U.S. Central Credit Union is taking steps to keep its constituents from getting left in the dust in an increasingly wired world.
The $30 billion-asset wholesale institution, which serves as a sort of central bank for the 11,000 U.S. credit unions, has approved an electronic commerce initiative designed to provide affordable home banking capabilities, including electronic bill presentment and payment.
The services-expected to be fully available by yearend-address what for the many small credit unions can be a prohibitive cost of entry into electronic banking.
"Many banks are positioning themselves to provide a full range of financial service products over the Internet," said Chuck Purvis, senior vice president of electronic commerce, payments, and technology services at U.S. Central in Overland Park, Kan. "Most credit unions are too small to put together a full-service offering on their own. Our objective is to do that in a manner that makes it affordable."
Larger credit unions, such as Navy Federal and Stanford Federal, have been aggressive in offering bill presentment and other technological innovations.
But Mr. Purvis said research shows only 450 of the 11,000 U.S. credit unions have on-line financial offerings. The smaller ones are sometimes deterred by up-front costs ranging from $25,000 to $500,000, he said.
The central initiative "makes an awful lot of sense," said Brook Newcomb, senior analyst at Forrester Research in Cambridge, Mass. "It's clearly lowering the barriers to entry for the smaller credit unions. They obviously give up some things in the process-for example, customization. But it's better to have something than nothing."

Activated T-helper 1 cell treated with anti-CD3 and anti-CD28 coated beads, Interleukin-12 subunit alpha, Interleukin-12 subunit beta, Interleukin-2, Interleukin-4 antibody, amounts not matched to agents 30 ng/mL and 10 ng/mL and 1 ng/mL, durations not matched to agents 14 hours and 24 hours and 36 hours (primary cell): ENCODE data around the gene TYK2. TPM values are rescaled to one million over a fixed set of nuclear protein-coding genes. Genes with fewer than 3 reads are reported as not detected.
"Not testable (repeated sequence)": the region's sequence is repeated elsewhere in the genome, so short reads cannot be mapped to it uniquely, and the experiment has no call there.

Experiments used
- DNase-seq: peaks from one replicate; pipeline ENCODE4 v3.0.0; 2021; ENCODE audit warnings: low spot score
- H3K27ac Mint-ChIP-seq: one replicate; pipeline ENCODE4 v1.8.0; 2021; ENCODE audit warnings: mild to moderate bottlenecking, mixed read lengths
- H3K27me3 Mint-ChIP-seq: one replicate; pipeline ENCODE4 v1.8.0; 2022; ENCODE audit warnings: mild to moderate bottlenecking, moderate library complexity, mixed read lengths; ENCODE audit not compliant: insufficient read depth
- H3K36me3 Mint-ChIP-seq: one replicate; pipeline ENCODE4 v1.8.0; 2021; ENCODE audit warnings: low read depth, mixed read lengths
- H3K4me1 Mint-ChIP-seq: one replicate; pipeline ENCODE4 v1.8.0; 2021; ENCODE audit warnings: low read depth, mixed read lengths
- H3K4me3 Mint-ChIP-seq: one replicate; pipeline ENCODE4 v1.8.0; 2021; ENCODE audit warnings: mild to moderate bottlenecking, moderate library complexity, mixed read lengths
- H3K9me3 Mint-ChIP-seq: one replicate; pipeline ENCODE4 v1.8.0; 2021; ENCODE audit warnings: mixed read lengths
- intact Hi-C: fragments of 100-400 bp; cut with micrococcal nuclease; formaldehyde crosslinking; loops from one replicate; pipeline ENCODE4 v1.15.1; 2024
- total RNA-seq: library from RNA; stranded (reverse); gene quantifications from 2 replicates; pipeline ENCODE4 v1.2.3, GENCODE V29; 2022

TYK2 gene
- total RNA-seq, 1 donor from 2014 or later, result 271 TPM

Mr. Newcomb said affinity-membership requirements limit the population from which a credit union may accept deposits. That hinders credit unions from rapidly building an Internet customer base large enough to defray the costs of on-line technology.
U.S. Central said it plans to operate a service bureau for the electronic commerce services, which eventually could include financial news and even on-line securities trading through partnerships with brokerages. Member credit unions would be charged based on the number of their members who use the services.
U.S. Central will offer the services through a separately chartered credit union service organization, in which it will hold majority ownership. It envisions offering the 36 corporate credit union owners of U.S. Central additional stakes in the service organization depending on their level of interest.
Many details remain murky, however. Officials at U.S. Central are mum on which technology vendors and potential partners they have interviewed to provide the service.
Mr. Purvis said U.S. Central would not be opposed to multiple partnerships for on-line bill presentment and payment in order to reach as many billers as possible.
Most electronically initiated payments "are still ultimately paid in paper," he said. "It will take all of the parties in the market working together to drive that number down."